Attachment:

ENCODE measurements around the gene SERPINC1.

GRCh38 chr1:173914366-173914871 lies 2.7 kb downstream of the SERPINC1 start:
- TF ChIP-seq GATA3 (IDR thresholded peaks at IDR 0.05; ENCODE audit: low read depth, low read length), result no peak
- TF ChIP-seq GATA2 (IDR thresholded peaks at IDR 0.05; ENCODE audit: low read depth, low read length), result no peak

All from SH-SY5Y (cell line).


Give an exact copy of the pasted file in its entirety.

ENCODE measurements around the gene SERPINC1.

GRCh38 chr1:173914366-173914871 lies 2.7 kb downstream of the SERPINC1 start:
- TF ChIP-seq GATA3 (IDR thresholded peaks at IDR 0.05; ENCODE audit: low read depth, low read length), result no peak
- TF ChIP-seq GATA2 (IDR thresholded peaks at IDR 0.05; ENCODE audit: low read depth, low read length), result no peak

All from SH-SY5Y (cell line).